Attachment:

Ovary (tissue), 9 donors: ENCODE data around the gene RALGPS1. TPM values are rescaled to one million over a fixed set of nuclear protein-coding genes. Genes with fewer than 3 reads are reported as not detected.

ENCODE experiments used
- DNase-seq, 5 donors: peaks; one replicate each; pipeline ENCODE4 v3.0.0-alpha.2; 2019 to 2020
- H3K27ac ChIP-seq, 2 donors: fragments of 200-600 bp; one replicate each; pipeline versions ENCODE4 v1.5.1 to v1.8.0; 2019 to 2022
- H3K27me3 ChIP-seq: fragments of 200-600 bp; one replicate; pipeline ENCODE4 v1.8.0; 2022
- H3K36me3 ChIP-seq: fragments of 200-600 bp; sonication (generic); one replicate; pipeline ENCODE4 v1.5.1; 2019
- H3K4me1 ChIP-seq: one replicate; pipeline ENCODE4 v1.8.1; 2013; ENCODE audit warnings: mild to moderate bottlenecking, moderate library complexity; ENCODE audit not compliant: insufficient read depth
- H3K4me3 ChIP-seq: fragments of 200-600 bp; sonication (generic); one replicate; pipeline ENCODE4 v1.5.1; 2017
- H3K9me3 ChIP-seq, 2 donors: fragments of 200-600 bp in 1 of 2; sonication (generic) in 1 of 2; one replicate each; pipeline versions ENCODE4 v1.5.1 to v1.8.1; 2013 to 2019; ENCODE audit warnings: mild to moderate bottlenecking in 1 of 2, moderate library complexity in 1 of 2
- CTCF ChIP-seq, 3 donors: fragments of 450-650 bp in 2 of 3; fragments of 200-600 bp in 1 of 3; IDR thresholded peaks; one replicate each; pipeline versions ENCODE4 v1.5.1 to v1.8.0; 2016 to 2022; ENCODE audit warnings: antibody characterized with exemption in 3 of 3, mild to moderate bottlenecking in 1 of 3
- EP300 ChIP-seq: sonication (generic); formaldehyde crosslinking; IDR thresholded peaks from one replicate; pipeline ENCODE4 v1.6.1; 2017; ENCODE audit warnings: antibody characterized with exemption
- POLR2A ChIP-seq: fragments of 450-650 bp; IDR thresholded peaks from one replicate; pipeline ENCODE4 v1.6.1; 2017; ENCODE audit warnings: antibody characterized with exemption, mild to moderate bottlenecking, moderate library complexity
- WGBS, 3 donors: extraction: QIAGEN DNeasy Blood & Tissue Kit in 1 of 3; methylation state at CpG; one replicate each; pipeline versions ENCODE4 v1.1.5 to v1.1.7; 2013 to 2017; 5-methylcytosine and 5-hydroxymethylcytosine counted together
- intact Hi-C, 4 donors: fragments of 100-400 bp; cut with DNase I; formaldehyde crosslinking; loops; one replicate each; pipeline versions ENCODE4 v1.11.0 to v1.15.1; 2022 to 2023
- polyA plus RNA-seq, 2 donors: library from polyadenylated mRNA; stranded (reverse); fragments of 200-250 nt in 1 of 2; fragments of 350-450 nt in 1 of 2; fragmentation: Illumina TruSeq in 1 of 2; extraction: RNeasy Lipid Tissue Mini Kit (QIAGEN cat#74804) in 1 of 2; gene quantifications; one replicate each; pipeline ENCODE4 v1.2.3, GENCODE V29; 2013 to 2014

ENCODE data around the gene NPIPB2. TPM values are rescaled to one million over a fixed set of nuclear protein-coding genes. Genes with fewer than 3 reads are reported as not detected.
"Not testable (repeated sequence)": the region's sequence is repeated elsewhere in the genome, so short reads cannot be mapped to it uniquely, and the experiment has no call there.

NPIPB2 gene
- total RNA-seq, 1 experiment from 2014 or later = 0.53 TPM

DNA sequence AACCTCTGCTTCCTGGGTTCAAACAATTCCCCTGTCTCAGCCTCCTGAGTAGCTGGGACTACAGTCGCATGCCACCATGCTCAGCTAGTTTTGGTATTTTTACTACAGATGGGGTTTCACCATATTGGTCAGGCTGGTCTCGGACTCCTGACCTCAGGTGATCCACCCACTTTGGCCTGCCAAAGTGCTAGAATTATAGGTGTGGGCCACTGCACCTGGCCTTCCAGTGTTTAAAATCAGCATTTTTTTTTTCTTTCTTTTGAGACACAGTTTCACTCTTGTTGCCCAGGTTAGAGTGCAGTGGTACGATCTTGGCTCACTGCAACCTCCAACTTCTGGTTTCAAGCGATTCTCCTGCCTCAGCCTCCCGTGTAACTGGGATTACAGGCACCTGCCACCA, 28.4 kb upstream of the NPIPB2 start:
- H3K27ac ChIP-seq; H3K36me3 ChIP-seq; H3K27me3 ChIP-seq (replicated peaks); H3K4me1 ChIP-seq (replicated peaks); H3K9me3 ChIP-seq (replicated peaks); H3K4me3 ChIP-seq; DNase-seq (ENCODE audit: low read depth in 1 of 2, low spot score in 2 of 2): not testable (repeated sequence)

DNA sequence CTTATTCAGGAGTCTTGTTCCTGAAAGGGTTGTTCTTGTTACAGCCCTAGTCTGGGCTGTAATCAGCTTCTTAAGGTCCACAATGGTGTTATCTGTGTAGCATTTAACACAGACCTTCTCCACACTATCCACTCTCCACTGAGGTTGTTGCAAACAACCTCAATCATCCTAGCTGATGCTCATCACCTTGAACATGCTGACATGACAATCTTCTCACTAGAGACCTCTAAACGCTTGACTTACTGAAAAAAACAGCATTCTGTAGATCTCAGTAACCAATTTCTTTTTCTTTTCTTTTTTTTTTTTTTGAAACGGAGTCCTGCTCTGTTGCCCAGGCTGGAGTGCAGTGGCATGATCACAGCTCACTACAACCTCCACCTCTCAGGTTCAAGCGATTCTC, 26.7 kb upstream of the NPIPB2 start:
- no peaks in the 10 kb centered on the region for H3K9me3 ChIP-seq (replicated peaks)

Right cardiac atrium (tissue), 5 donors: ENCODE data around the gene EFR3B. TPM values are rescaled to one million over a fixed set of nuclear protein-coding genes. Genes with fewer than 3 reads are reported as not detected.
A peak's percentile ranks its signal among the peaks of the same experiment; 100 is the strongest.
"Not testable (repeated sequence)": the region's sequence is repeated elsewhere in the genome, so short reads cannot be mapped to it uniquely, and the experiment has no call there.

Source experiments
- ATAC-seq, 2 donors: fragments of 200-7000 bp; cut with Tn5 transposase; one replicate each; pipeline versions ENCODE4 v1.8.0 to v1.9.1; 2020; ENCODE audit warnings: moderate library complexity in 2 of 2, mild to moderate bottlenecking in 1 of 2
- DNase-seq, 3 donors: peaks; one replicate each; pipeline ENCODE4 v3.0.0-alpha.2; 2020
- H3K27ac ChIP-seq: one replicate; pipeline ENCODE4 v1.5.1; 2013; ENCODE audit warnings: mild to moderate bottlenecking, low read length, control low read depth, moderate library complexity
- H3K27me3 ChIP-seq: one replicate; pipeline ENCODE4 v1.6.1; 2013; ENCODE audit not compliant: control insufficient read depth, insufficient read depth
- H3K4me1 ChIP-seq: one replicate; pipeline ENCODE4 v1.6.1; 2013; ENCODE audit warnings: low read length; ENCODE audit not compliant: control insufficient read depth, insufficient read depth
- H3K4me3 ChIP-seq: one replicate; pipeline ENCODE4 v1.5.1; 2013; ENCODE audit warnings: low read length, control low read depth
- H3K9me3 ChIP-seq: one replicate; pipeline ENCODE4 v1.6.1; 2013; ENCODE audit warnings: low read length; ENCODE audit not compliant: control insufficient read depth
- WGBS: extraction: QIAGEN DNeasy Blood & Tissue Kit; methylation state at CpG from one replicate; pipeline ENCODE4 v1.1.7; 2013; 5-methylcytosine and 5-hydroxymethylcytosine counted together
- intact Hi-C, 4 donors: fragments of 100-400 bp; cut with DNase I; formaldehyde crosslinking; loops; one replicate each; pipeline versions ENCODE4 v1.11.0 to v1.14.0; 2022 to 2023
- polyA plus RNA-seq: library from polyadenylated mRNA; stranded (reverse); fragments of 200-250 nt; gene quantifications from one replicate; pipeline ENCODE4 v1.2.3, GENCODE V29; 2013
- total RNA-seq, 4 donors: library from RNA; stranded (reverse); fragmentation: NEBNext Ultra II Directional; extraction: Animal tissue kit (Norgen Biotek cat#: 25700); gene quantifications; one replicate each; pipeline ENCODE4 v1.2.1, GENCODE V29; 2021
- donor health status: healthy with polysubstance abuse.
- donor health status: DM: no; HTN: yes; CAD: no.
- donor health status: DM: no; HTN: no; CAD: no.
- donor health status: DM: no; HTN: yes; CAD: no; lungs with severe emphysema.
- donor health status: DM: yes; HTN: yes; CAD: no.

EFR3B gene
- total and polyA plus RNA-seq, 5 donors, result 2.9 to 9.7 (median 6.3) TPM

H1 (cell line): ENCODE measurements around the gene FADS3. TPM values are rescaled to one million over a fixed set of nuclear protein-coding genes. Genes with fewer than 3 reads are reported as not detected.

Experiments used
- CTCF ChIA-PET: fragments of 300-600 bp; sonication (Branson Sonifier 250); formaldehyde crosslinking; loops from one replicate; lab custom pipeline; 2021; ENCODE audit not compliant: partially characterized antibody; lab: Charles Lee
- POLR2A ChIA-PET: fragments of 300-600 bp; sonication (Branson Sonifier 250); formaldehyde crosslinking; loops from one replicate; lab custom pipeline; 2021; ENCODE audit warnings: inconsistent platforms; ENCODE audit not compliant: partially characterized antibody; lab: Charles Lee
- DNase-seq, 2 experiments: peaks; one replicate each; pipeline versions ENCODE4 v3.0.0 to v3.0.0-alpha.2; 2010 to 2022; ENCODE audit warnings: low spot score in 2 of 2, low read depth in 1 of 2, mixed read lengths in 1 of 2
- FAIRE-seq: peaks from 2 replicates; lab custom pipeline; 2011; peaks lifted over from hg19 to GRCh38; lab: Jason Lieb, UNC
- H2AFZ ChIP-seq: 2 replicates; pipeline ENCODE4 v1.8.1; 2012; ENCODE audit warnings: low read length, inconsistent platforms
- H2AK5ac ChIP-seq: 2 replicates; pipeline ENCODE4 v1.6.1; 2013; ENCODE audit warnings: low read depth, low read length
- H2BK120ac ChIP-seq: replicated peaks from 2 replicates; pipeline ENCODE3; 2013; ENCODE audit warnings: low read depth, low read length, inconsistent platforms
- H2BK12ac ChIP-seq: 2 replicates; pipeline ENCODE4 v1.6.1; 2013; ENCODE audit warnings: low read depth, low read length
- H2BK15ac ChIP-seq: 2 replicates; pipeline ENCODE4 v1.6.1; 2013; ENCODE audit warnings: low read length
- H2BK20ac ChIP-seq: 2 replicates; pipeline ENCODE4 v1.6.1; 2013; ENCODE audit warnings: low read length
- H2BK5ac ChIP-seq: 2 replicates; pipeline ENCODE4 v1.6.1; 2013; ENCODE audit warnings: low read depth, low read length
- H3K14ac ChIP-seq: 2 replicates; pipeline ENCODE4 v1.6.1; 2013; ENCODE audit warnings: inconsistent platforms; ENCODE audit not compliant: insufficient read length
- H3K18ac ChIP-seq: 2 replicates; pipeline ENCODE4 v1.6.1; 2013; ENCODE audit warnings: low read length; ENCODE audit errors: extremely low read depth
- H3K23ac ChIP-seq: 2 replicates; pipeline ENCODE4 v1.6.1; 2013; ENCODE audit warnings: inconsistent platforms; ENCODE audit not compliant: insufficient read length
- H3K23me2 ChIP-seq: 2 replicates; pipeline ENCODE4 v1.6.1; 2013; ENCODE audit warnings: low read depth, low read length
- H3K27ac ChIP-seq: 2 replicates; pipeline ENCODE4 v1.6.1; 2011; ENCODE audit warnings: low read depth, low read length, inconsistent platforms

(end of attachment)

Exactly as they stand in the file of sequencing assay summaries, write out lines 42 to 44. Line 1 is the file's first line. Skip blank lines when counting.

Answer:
- donor health status: DM: no; HTN: yes; CAD: no; lungs with severe emphysema.
- donor health status: DM: yes; HTN: yes; CAD: no.

EFR3B gene